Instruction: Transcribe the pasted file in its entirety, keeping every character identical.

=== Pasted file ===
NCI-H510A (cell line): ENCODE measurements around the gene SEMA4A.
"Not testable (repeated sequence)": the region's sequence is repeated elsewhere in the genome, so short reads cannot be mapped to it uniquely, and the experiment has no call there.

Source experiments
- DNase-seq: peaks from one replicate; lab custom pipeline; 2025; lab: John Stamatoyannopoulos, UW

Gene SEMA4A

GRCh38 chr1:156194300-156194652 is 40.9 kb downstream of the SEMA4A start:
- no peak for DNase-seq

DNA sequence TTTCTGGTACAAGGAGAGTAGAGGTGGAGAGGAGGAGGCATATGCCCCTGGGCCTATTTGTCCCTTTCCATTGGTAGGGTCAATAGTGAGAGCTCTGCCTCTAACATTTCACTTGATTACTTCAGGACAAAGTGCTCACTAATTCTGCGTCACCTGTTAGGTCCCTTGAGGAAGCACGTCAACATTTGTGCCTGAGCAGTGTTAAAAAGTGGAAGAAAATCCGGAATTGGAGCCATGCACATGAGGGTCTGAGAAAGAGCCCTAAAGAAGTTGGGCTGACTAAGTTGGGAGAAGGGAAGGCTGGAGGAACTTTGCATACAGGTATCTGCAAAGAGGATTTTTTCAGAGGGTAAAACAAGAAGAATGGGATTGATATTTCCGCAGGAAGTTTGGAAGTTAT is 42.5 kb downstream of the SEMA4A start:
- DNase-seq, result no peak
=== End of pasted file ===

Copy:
NCI-H510A (cell line): ENCODE measurements around the gene SEMA4A.
"Not testable (repeated sequence)": the region's sequence is repeated elsewhere in the genome, so short reads cannot be mapped to it uniquely, and the experiment has no call there.

Source experiments
- DNase-seq: peaks from one replicate; lab custom pipeline; 2025; lab: John Stamatoyannopoulos, UW

Gene SEMA4A

GRCh38 chr1:156194300-156194652 is 40.9 kb downstream of the SEMA4A start:
- no peak for DNase-seq

DNA sequence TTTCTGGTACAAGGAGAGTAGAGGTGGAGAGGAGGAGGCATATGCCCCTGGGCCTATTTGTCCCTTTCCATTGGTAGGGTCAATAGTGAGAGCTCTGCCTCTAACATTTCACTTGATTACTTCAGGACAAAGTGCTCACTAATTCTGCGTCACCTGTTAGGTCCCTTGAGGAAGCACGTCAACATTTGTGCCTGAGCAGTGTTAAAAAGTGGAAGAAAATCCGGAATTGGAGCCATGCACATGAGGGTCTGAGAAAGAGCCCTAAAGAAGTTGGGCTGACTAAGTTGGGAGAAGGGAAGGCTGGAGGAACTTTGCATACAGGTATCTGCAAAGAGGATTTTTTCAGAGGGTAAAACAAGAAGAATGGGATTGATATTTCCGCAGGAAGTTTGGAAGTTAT is 42.5 kb downstream of the SEMA4A start:
- DNase-seq, result no peak